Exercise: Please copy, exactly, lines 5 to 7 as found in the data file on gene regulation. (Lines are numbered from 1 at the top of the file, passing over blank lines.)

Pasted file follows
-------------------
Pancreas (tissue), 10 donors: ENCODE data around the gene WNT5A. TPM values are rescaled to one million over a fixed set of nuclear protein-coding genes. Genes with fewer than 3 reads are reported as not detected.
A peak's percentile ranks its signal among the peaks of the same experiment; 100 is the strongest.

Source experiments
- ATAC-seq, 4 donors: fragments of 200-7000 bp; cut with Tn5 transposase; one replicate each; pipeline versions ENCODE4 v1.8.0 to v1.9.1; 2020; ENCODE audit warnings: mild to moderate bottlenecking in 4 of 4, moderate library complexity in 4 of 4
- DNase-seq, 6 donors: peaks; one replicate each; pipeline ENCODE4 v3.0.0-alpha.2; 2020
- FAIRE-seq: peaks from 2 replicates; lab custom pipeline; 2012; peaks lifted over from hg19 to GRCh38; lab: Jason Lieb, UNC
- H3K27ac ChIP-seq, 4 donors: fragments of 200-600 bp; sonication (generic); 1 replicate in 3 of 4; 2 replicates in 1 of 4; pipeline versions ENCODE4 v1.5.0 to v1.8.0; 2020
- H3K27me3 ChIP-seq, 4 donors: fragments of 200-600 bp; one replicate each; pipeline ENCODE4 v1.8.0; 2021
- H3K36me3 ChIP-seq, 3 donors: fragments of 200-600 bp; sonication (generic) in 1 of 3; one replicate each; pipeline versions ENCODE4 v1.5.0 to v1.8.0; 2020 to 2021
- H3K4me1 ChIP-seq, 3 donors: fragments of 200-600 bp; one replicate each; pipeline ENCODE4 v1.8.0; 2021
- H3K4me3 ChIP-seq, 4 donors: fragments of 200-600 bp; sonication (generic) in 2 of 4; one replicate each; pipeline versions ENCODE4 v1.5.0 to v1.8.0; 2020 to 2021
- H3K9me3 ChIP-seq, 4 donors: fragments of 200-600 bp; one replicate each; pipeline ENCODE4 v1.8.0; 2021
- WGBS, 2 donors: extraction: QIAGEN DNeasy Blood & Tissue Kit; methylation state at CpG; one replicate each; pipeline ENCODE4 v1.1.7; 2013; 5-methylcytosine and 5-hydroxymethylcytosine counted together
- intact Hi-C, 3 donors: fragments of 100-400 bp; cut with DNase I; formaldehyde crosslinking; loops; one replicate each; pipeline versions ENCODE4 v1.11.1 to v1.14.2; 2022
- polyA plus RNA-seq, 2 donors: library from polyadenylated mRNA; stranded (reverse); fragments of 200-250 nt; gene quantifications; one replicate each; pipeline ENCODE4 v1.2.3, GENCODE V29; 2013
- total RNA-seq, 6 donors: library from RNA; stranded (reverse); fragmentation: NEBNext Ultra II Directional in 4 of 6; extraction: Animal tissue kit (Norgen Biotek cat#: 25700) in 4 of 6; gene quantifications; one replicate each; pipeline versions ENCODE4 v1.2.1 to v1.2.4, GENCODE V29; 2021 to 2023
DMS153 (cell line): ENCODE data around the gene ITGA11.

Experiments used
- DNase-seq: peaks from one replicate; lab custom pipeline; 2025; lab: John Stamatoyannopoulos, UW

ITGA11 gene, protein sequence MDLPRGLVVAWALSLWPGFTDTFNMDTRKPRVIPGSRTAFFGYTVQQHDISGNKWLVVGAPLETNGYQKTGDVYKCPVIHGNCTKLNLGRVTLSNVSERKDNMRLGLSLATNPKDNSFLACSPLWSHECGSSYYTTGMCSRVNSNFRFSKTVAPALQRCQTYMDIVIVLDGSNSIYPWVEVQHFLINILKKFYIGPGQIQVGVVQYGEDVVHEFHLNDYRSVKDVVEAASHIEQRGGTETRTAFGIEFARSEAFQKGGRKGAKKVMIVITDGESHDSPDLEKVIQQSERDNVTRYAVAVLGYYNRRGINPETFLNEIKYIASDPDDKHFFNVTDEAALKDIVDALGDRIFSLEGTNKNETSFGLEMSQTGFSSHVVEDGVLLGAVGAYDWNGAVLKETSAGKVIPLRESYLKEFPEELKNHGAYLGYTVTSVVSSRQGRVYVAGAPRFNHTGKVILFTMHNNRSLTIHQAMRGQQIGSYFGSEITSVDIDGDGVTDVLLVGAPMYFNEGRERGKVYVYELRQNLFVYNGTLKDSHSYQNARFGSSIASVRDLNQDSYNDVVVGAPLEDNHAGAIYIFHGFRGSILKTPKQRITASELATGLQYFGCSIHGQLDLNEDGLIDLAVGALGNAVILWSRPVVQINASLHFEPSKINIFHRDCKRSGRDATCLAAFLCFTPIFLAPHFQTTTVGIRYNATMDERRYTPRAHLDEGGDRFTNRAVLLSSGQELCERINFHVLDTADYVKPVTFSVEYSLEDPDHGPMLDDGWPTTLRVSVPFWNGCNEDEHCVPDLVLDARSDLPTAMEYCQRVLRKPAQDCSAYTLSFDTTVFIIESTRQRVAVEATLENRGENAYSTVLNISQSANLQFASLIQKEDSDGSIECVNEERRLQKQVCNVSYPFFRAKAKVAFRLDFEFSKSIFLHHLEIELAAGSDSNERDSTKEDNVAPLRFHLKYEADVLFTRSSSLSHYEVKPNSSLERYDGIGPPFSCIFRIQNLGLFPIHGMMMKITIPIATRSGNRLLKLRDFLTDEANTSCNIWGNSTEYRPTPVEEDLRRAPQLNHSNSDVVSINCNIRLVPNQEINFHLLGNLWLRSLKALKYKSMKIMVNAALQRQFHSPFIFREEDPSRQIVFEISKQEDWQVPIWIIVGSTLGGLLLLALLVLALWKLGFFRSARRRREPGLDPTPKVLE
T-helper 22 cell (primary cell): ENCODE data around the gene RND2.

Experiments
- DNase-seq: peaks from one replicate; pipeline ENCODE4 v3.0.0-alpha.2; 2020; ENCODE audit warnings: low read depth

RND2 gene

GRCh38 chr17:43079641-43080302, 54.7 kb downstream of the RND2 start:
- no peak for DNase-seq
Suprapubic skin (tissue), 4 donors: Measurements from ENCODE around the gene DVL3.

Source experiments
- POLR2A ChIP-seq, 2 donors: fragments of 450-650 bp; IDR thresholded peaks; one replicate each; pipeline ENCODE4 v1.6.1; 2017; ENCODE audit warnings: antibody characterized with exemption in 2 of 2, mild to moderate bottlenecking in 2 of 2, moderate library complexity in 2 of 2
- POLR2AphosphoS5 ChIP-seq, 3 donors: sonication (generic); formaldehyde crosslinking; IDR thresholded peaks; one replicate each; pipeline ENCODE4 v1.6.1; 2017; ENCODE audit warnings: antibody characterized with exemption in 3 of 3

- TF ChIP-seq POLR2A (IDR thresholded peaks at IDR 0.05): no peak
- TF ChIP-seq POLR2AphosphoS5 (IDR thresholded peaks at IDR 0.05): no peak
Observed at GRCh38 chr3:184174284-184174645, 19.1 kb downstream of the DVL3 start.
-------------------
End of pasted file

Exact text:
- DNase-seq, 6 donors: peaks; one replicate each; pipeline ENCODE4 v3.0.0-alpha.2; 2020
- FAIRE-seq: peaks from 2 replicates; lab custom pipeline; 2012; peaks lifted over from hg19 to GRCh38; lab: Jason Lieb, UNC
- H3K27ac ChIP-seq, 4 donors: fragments of 200-600 bp; sonication (generic); 1 replicate in 3 of 4; 2 replicates in 1 of 4; pipeline versions ENCODE4 v1.5.0 to v1.8.0; 2020